The technique, which one of the two teams calls Plundervolt, involves planting malicious software on a target computer that temporarily reduces the voltage of the electricity flowing to an Intel chip. That drop in voltage, known as "undervolting," typically allows legitimate users to save power when they don't need maximum performance. (By that same token, you can use the voltage-variance feature to "overclock" a processor for more intensive tasks.) But by momentarily undervolting a processor by 25 or 30 percent, and precisely timing that voltage change, an attacker can cause the chip to make errors in the midst of computations that use secret data. And those errors can reveal information as sensitive as a cryptographic key or biometric data stored in the SGX enclave.
"Writing to memory takes power," says Flavio Garcia, a computer scientist at the University of Birmingham who, along with his colleagues, will present the Plundervolt research at IEEE Security and Privacy next year. "So for an instant, you reduce the CPU voltage to induce a computation fault."Once the researchers found that they could use voltage changes to induce those faults—a so-called fault injection or "bit flip" that turns a one to a zero in the SGX enclave or vice versa—they showed that they could also exploit them. "If you can flip bits when, for instance, you're doing cryptographic computations—and that's where this gets interesting—you can recover the secret key," Garcia says. In many cases, the researchers explain, changing a single bit of a cryptographic key can make it vastly weaker, so that an attacker can both decipher the data it encrypts and derive the key itself. You can see the impact on an AES encryption key here:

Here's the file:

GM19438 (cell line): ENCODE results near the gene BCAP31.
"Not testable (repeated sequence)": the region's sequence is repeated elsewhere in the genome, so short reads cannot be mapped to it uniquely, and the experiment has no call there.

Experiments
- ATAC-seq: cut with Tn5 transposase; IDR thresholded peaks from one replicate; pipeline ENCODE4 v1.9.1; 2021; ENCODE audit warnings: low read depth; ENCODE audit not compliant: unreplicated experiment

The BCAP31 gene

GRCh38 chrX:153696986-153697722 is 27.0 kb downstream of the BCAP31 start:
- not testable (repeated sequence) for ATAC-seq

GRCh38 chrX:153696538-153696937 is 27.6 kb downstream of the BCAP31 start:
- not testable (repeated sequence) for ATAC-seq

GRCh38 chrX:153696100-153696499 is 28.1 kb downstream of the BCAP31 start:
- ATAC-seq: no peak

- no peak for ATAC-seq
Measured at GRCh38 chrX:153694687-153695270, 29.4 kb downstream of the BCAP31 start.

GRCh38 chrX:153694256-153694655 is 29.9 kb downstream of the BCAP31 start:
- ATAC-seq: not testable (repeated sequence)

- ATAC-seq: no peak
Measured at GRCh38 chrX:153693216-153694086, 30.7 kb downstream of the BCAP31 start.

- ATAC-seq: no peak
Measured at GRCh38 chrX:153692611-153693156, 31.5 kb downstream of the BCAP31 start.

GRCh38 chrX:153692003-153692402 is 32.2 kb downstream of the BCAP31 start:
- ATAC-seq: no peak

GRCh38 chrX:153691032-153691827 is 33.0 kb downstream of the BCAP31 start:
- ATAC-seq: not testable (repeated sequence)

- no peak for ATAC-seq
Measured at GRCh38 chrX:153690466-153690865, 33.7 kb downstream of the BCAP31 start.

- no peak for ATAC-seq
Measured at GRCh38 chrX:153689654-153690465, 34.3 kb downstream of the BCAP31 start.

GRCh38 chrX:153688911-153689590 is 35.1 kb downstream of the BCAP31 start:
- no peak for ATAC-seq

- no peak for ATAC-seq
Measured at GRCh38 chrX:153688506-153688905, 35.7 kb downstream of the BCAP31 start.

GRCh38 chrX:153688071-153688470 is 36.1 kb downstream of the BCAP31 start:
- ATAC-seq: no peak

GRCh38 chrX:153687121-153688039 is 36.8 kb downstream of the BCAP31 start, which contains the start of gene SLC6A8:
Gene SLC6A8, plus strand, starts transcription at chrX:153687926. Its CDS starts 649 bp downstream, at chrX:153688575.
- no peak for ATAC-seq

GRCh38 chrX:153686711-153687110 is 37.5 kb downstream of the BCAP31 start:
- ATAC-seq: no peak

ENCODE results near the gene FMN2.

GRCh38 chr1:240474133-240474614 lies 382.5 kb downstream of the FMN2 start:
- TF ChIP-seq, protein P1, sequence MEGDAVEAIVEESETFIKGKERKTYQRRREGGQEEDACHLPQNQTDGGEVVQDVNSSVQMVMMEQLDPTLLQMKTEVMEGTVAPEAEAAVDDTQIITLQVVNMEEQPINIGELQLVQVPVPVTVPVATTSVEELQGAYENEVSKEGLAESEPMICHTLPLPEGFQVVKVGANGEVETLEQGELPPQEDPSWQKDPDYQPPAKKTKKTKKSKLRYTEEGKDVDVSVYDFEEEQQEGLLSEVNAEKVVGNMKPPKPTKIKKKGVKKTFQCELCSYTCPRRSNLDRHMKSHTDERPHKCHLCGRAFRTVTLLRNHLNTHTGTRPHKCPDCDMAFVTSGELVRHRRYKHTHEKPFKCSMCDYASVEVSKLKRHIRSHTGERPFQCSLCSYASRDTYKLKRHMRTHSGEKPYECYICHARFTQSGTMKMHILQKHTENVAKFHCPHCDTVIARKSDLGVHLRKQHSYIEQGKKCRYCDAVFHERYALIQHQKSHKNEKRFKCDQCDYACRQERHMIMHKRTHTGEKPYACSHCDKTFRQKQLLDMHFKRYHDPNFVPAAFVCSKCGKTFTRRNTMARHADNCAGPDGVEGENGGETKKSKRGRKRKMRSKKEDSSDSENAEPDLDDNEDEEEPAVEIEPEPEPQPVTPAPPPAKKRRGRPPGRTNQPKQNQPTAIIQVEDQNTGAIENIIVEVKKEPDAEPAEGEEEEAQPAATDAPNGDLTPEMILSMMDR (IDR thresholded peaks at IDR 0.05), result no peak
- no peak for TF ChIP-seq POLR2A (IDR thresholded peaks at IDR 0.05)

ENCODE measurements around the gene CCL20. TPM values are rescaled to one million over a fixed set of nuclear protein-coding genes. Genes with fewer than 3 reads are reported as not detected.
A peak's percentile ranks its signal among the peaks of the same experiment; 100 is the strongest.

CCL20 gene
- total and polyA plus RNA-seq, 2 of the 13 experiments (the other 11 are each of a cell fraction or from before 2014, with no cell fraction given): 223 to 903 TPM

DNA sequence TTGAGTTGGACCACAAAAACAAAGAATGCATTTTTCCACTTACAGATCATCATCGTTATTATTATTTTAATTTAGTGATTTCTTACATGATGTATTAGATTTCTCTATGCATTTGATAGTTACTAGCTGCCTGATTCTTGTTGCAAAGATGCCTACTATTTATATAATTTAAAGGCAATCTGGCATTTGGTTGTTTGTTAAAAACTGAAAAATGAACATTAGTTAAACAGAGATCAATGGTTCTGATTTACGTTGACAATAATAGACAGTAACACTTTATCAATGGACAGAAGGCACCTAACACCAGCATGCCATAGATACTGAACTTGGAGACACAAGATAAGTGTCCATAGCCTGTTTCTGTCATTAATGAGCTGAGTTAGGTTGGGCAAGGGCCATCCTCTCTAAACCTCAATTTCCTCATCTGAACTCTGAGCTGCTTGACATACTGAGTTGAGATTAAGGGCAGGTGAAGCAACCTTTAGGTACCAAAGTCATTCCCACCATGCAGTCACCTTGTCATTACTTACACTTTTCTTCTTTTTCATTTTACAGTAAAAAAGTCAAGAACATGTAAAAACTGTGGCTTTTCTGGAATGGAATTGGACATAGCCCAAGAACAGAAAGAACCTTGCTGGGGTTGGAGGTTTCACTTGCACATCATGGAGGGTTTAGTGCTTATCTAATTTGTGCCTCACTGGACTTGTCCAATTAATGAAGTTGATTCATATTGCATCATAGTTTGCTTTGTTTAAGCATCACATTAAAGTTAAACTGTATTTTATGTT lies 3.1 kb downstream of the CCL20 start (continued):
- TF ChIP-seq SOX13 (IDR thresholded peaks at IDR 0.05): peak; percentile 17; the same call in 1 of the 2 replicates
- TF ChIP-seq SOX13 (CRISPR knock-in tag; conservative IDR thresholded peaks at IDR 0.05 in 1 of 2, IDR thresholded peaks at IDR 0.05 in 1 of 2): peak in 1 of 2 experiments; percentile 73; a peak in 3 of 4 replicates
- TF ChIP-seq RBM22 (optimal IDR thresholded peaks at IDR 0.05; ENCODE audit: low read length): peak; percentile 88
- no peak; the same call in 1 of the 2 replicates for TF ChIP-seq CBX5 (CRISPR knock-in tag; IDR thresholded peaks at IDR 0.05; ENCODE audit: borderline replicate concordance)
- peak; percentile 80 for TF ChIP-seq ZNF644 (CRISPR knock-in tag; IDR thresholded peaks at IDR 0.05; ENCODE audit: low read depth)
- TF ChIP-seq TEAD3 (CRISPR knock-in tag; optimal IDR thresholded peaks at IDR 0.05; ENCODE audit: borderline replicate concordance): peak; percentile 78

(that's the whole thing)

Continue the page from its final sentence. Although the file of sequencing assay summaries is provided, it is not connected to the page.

It was a celebration of how exponential upgrades from the chip industry have propelled progress in technology and society over the past 50 years—and an argument that the party’s not over.“It's going to keep going,” said Jim Keller, a semiconductor rock star who joined Intel last year as senior vice president of silicon engineering, and a cohost of the event.
The researchers also showed that they could use those bit flips to make the processor write to an unprotected portion of memory rather than to the secure SGX enclave:
The researchers acknowledge that their attack isn't exactly easy to pull off. For it to work, the attacker has to have already somehow installed their malware with high-level, or "root," privileges on the target computer. But Intel has advertised its SGX feature as preventing corruption or theft of sensitive data even in the face of this sort of highly privileged malware. The researchers say they have demonstrated a serious exception to that guarantee.